Mycoplasma contamination – how to deal with the invisible enemy?
Table of contents
What are mycoplasmas?
With a size of 0.2 - 0.8 µm, mycoplasmas represent the smallest free-living organisms 1. They belong to the mollicutes class within Gram-positive bacteria. As they lack a cell wall (see figure 1), they cannot be eliminated by the use of standard antibiotics like many other bacteria2.
Their genome only comprises 0.58 - 2.2 Mb DNA, which explains their limited biosynthetic capabilities 1,3. Consequently, mycoplasma maintenance and growth depend on the availability of nutrients and metabolites from host cells. Although around 195 mycoplasma species have been identified, just 6 species are responsible for 95% of all mycoplasma contaminations in cell culture: M. orale, M. arginini, M. fermentans, M. hyorhinis, M. hominis, and A. laidlawii 4.
What are mycoplasma contamination signs in my culture?
The nasty thing about a mycoplasma contamination is, without specific testing it will stay unnoticed. Mycoplasma contaminations are not visible with the naked eye. Moreover, due to the limited size and comparably low doubling rate of these bacteria, contaminated cell cultures do not show a reduced pH or obvious turbidity. However, mycoplasma contaminations may exist and persist despite the regular use of antibiotics and may significantly impact cellular events. In case you noticed reduced proliferation or transfection efficiency, morphological changes, or cell aggregation, you should consider a mycoplasma contamination test.
Why are they problematic?
In contaminated cell cultures, these bacteria compete with your target cells for nutrients, and further on expose them to undesired metabolites. They influence the levels of DNA, RNA and protein synthesis, alter gene expression and impact cell membrane, organelles, cell morphology and antigenicity. Thereby they can inhibit cell growth, cellular metabolism, and may cause cell death (figure 2) 1,5,6,7,8. Therefore, an undiscovered mycoplasma contamination fundamentally calls into question the relevance and validity of your results.
Where do mycoplasmas come from and how can I prevent mycoplasma contaminations?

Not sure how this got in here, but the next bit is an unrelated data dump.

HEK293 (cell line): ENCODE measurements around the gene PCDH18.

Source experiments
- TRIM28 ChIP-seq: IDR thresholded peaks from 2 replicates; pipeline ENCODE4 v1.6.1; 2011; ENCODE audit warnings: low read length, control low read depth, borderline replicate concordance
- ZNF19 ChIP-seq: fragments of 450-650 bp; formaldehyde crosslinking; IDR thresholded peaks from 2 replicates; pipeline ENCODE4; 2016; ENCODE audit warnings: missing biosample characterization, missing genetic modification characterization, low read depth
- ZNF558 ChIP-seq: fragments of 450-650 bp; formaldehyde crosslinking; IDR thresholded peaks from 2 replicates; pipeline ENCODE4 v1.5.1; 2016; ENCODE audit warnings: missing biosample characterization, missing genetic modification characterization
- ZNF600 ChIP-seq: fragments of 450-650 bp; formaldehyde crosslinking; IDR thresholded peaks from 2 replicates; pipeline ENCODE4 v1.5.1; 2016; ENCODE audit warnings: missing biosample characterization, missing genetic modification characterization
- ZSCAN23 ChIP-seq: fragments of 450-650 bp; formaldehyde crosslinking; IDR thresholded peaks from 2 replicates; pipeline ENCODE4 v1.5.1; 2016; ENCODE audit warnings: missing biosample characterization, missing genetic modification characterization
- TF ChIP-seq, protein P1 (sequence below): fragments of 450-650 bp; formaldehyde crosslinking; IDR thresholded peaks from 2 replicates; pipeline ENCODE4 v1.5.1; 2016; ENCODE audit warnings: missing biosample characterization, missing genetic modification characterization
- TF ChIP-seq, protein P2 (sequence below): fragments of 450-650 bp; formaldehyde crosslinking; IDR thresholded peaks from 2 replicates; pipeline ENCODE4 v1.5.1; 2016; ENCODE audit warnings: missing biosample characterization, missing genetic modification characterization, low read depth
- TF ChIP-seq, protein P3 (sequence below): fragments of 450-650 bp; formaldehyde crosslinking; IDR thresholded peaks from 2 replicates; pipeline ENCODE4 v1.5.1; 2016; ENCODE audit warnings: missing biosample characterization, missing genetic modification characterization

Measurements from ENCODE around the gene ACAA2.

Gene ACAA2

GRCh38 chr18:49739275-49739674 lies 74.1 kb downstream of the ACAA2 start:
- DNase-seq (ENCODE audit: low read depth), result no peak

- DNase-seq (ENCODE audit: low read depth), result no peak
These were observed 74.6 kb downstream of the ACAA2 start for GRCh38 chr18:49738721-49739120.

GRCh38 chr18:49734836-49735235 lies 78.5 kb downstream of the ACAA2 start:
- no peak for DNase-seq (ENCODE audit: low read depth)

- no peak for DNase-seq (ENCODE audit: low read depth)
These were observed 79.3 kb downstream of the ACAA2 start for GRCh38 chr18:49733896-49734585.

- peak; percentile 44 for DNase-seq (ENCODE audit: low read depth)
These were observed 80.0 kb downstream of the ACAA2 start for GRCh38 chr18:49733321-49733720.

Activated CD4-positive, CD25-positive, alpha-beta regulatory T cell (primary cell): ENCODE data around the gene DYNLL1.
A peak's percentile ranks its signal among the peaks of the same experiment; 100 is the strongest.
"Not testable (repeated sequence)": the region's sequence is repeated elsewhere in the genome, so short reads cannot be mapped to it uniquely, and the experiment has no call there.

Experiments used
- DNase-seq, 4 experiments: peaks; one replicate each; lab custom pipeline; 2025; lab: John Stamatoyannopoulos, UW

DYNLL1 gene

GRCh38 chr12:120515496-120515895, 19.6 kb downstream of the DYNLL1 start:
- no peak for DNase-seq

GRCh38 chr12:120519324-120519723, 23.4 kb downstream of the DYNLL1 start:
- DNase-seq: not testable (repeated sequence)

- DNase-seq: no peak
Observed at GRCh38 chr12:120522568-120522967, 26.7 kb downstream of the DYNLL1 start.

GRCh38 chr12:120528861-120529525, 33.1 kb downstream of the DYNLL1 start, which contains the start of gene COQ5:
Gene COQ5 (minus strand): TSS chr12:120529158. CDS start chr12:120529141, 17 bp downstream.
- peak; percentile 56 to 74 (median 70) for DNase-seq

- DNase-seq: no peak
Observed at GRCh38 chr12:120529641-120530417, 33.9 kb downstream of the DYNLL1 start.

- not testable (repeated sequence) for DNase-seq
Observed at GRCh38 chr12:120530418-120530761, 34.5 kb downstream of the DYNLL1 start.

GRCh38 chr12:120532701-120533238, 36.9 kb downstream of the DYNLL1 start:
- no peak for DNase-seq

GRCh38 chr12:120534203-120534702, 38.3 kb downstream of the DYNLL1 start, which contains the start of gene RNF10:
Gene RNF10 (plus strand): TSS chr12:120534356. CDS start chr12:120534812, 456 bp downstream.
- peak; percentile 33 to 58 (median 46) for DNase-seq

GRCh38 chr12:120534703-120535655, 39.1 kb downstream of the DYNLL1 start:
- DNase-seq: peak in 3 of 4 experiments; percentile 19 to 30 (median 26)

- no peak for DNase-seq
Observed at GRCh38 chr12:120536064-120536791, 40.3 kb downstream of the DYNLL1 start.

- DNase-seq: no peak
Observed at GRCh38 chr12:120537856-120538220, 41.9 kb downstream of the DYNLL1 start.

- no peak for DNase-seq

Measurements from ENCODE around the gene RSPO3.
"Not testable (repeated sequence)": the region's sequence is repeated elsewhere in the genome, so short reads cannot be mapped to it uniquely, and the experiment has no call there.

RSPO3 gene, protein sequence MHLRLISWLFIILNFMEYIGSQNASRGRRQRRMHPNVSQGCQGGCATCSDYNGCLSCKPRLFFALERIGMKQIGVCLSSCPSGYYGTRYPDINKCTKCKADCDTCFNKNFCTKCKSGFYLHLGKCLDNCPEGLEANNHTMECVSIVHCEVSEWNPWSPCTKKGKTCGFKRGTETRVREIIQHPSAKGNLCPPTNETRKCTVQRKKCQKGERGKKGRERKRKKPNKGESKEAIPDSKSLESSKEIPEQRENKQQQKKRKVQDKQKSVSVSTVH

Humans, pigs and cattle represent potential hosts for mycoplasma contaminations 9. The main infection paths are through direct or indirect contact with infected lab staff, or reagents like fetal bovine serum, or through the culture of infected cell lines. To prevent a mycoplasma contamination, proper aseptic cell culture technique should be applied including routine cleaning of all used devices like incubators, sterile workbenches or water baths 11,12. It is also recommended to dedicate separate media and reagents for each individual cell line and only handle one cell line at a time 2. However, the most effective method is to closely follow a testing routine in defined intervals (monthly/quarterly) and strictly quarantine cell lines introduced to the lab until tested negatively.
Mycoplasmas stop proliferating at -196°C - they do however survive and may be carried from one vial to the other 10. It has to be kept in mind, that cells in cryovials can be contaminated via the liquid phase of nitrogen during the storage in a joint vessel.
Which mycoplasma contamination tests can I apply?
There are basically two categories of mycoplasma contamination tests. You can either directly look for mycoplasmas e.g. by culturing and detecting the whole organism, or you can make use of some subcellular units of mycoplasma by testing for specific gene expression or enzyme activity 13. Table 1 summarizes the most popular testing methods used for the detection of a mycoplasma contamination. Many testing methods lack the ability to identify specific species. However, this feature is irrelevant in most cases since it is first and foremost a matter of general detection of potentially contaminated cell lines.
Table 1: mycoplasma detection methods
|Testing method||Testing principle||Advantages||Limitations||Ref|